Oil like other commodities is priced using a function of supply and demand, but it has been shown historically to be very difficult to accurately forecast.
The below chart takes the spot price and adds the ‘tails’ of consensus oil price forecast over the next 3 and 12 months. Hardly filling me with confidence.
So, last week came the release of Goldman Sachs updated research and oil price forecast and along with it some sensational headlines suggesting oil to reach $20 a barrel. It is only much further down the articles if at all that there is any mention this, in GS’ opinion, is a worst case scenario.
With closer inspection Goldman Sachs don’t class this as their base case, they have reduced their 2016 prediction from $57 to $45 a barrel whilst the 2017 forecast remains unchanged at $60 a barrel. Their rationale for this does on the face of it seem reasonable, a supply glut coinciding with a slower growth in demand. The fact remains that this is still the same GS that in 2008 were predicting oil could reach $200 a barrel in 2009. Their base case a more modest $105 was still far too optimistic with Oil trading in the range of c$30–c$80 throughout 2009.
So how can they, not just GS, get it so wrong so often?
If it was a simple supply demand relationship they may get a lot closer but life isn’t simple. Geopolitics, economics, technology and geology all factor into the final price and it is hard to reliably forecast any one of these. That’s before you consider major events such as war or disruption to the transit of oil. You could easily argue that a correct forecast owes as much to luck as skill.
What we do know though is that the price of oil is far lower than it has been, down c60% over two years. Whilst this could be seen as a tailwind for oil importing nations it is a headwind for oil exporters. It also impacts on individual companies; some may benefit but others undeniably will be challenged by this.
Earnings growth for UK companies is contracting at about 13% over a year and 18% annualised over 6 months. However when you strip out oil/gas and basic material companies it is closer to minus 7% and 8% respectively. This isn’t great but by targeting our investments away from those facing heightened downward earnings pressure we should see better returns.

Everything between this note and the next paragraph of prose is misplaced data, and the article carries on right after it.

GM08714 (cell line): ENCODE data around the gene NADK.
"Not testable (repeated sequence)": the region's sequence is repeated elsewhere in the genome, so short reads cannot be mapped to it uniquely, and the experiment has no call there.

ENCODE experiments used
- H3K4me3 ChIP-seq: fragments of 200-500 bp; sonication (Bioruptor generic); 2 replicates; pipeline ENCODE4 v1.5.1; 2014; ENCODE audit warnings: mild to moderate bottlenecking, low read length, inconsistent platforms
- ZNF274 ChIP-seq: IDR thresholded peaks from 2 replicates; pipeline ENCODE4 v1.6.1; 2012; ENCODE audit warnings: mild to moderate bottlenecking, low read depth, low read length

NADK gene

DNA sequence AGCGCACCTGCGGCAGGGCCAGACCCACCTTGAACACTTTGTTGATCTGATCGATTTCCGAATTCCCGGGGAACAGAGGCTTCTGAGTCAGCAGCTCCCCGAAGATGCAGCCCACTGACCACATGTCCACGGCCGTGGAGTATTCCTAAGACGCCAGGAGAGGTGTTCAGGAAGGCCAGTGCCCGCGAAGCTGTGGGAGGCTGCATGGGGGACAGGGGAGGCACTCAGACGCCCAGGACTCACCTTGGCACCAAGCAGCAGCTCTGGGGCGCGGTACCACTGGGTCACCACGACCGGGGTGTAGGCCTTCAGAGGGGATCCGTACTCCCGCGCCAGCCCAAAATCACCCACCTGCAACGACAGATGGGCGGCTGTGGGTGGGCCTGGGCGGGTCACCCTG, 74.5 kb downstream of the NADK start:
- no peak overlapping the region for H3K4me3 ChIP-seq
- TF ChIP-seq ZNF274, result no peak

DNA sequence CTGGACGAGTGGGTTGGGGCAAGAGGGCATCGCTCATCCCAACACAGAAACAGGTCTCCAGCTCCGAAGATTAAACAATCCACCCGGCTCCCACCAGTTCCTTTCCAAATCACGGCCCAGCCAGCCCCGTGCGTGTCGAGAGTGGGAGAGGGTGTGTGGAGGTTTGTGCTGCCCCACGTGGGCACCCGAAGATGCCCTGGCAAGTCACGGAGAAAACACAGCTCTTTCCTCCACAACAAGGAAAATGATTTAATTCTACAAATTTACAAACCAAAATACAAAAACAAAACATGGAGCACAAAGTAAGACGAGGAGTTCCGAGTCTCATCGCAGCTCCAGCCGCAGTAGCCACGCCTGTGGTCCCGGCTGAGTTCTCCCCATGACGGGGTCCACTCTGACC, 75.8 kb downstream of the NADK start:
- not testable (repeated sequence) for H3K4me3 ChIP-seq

We have for a time now been underweight and reducing our exposure to areas that have significant exposure to oil and other commodities for that matter. We have also been focusing on smaller companies where we see better earnings growth potential.
We don’t tend to invest in commodities and whilst not wanting to fall into the trap of forecasting an oil price (let’s face it there are enough incorrect estimates out there) we do need to be cognisant of what this means for our investment choices.
By positioning our UK equity portfolios in those areas we think have better attention, and avoiding those where we see the most risk, we have recently seen substantially different performance to the UK market. For example, over the 6 months to 14 September our small-cap biased UK Dynamic portfolio UK funds returned 9.89% whilst the FTSE 100 was down 7.76% over the same period. Even the more large cap UK Conservative Equity portfolio made a positive return of 0.87% in this period.
There is of course no guarantee that this big difference in performance can be repeated, but we continue to believe positioning in this way gives a potential for higher risk adjusted returns over the coming months.
The content contained in this blog represents the opinions of Equilibrium investment management team. The commentary in this blog in no way constitutes a solicitation of investment advice. It should not be relied upon in making investment decisions and is intended solely for the entertainment of the reader. You should be aware that the value of an investment can go down as well as up, and no guarantees as to the future performance, income or capital growth are given expressly or by implication.